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Bring their Heav'n with them: their great footsteps
An everlasting smile upon the face
Of the glad Earth they tread on: while with thee
And teach it to expatiate and swell
To majestie and fulnesse, deign to dwell,
Thou by thy self maist sit, (blest Isle) and see
How thy great mother Nature dotes on thee.
Time yet hath dropt few plumes since Hope turn'd
And took into his armes the princely boy,
Whose birth last blest the bed of his sweet mother,
The Prince and Duke of York.
Bright Charles! thou sweet dawn of a glorious Day!
If this were Wisdome's god, that War's stern father;
'Tis but the same is said: Henry and James
Are Mars and Phoebus under diverse names):
O thou full mixture of those mighty souls
tay parlan 1: Segesweet prince, O see.
vely hopes that smile in thee,
trans hd by thy great mother: 45
thy pill sha low; see thy brother,
It in lesse : trace in these eyne
fall stars of thine.
ale snowy alabaster rock
These han is an 1 thine were he wn; those cherries 50
The cor all of thy lips: thou wert of all
This well-wrought e qie the fair principall.
at Nature, dilst thou brag, and tell
How ov'n th' halst drawn that faithfull parallel,
Anh thy n.ster-piece. O then go on, 55 Mike such an other sweet comparison.
Soest then that Maie there? O teach her mother
To show her to her self in such another.
Follow this wonder too; nor let her shine
Alone: Eht sich another star, and twine
The in rosie beams, that so the Morn for one
Th' art pair'd, sweet princesse : in this well-writ book 65
Close up the book, and clasp it with thy kisses.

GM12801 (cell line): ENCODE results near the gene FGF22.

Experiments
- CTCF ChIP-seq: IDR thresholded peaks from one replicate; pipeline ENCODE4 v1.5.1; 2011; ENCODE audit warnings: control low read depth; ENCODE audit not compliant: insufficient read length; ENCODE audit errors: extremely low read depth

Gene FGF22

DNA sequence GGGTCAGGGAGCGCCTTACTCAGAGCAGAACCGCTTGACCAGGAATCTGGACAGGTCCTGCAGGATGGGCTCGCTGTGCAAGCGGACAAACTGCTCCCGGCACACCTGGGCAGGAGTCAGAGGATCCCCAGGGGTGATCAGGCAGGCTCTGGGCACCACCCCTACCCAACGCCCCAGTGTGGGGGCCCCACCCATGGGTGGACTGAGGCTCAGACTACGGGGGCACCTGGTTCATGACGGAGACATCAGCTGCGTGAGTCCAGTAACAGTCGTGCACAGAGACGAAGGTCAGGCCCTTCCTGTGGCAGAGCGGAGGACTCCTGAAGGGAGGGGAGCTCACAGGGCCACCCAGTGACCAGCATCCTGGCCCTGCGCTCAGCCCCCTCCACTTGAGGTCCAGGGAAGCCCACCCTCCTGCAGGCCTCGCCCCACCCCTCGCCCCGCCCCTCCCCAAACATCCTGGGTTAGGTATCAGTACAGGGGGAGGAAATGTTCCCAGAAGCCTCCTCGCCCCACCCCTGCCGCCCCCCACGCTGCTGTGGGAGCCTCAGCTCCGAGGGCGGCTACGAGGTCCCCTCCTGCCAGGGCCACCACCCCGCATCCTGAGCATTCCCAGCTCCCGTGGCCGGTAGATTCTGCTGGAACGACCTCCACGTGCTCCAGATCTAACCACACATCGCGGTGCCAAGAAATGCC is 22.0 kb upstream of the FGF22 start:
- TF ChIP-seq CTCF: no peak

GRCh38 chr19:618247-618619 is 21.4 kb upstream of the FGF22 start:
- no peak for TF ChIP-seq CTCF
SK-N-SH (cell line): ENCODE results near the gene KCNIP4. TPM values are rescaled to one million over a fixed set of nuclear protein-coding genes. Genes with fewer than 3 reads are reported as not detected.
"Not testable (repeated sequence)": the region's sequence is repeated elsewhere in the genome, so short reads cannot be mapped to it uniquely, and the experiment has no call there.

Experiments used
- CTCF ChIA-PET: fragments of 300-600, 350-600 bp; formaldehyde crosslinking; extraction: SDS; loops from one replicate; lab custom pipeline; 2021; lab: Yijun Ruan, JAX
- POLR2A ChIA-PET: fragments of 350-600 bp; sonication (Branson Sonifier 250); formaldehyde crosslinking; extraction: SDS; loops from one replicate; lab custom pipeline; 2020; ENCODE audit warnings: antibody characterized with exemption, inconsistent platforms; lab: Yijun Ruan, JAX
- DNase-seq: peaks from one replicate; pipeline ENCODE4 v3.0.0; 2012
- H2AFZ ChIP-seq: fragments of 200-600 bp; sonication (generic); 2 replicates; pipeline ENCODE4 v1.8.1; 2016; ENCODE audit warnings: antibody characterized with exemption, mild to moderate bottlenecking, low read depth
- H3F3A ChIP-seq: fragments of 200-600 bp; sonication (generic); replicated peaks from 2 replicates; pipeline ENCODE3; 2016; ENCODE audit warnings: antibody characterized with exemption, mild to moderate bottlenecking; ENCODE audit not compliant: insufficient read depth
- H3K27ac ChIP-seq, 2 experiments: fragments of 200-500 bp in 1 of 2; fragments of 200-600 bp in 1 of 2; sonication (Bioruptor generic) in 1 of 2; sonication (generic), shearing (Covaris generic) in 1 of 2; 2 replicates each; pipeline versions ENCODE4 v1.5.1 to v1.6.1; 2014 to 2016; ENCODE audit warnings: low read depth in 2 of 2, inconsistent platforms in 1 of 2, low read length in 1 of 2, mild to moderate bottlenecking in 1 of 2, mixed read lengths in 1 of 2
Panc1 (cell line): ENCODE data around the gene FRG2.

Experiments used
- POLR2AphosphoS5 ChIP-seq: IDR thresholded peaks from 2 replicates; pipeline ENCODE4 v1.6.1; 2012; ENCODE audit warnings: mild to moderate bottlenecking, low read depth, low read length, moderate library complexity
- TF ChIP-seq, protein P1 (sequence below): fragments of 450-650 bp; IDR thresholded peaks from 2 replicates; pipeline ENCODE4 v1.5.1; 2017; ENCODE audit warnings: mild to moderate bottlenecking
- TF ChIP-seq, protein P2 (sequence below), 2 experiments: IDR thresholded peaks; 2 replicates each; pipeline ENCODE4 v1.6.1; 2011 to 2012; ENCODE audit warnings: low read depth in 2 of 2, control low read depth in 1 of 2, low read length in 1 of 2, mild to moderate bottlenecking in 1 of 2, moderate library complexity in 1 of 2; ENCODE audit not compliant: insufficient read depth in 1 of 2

So have I seen (to dresse their mistresse May)
Two silken sister-flowers consult, and lay
The new-borne Prince.
And now 'twere time to say, sweet queen, no more. Fair source of princes, is thy pretious store
Not yet exhaust? O no! Heavens have no bound,
Embrace themselves. Our measure is not their's; 80
War, blood, and death-names all averse from Ioy
Heare this, we have another bright-ey'd boy:
Dy, dy, foul misbegotten monsters! dy:
To the Queen.
But stay; what glimpse was that? why blusht
Why ran the started aire trembling away?
'Tis she, 'tis she her awfull beauties chase
The Day's abashèd glories, and in face
Of noon wear their own sunshine. O thou bright 125 Mistresse of wonders! Cynthia's is the Night;
But thou at noon dost shine, and art all day
Illustrious sweetnesse! in thy faithfull wombe,
(Nor does thy sun deny't) our Cynthia.
That nest of heroes, all our hopes find room.
Thou art the mother-phenix, and thy brest
Chast as that virgin honour of the East,
But much more fruitfull is; nor does, as she,
Then let the Eastern world brag and be proud
Of one coy phenix, while we have a brood,
A brood of phenixes: while we have brother
And sister-phenixes, and still the mother.
The house and family of phenixes.
And may we long! Long may'st thou live t'increase